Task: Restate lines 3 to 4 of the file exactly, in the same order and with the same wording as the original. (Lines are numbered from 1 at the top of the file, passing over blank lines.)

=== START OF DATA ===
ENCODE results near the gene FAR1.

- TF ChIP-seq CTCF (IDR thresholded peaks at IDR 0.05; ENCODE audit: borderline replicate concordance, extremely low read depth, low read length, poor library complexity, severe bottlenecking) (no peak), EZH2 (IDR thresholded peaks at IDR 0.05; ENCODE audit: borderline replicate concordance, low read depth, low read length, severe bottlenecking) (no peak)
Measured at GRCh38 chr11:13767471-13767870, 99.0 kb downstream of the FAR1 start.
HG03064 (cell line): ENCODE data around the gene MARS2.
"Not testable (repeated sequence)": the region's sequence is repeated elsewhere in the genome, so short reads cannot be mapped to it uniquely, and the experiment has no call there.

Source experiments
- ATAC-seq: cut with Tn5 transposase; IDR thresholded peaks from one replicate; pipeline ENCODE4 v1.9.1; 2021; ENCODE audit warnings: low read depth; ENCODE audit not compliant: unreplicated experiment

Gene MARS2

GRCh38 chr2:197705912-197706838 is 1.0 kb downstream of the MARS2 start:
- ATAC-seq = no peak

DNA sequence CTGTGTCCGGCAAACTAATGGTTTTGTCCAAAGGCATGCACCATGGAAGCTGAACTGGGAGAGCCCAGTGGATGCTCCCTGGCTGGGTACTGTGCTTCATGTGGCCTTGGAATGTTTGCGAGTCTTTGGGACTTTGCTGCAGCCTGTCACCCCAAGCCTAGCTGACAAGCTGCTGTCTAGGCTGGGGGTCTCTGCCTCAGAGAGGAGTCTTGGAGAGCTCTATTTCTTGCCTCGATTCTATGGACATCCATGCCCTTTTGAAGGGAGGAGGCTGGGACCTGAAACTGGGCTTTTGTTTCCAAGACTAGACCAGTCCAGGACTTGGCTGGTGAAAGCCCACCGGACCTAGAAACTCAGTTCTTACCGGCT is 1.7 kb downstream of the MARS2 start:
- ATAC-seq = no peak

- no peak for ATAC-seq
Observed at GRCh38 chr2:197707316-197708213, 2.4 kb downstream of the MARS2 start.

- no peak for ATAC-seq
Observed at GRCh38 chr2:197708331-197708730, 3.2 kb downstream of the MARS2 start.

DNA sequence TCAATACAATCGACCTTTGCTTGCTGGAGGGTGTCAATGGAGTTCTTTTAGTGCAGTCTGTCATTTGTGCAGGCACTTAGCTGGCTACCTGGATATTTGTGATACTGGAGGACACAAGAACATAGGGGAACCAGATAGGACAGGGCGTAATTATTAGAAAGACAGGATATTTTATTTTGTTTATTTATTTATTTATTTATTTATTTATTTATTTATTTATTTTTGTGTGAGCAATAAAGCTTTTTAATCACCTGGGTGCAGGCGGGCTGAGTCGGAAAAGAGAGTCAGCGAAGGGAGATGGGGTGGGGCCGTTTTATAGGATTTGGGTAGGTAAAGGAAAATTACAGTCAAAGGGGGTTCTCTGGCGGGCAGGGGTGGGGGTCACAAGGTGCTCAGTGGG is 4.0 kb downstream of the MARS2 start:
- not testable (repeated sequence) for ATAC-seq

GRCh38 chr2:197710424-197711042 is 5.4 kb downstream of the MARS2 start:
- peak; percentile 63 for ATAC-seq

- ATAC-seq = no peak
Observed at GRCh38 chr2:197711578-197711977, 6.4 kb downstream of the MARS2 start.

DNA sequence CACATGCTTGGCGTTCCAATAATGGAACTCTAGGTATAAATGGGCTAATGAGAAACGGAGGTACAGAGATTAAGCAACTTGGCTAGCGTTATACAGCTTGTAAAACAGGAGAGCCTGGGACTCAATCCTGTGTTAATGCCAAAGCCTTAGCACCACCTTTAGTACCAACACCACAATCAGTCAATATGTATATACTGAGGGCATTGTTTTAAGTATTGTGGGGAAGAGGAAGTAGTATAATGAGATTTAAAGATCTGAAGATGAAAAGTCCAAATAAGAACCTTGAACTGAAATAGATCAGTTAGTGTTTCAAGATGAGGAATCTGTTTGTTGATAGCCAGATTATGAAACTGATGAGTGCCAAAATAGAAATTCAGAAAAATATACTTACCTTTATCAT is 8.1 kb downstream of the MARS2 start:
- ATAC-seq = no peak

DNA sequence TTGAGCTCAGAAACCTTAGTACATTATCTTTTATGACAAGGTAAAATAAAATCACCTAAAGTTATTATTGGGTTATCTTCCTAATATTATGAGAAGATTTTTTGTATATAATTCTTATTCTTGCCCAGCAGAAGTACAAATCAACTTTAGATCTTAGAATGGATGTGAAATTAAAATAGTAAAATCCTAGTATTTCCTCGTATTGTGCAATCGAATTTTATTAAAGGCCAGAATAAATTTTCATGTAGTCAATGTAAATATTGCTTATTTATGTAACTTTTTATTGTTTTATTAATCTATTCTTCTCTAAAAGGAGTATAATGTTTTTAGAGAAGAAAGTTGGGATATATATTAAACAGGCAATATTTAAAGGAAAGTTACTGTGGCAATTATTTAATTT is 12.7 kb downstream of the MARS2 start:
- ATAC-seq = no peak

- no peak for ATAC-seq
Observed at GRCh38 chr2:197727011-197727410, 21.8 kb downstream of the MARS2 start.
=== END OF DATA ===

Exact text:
Measured at GRCh38 chr11:13767471-13767870, 99.0 kb downstream of the FAR1 start.
HG03064 (cell line): ENCODE data around the gene MARS2.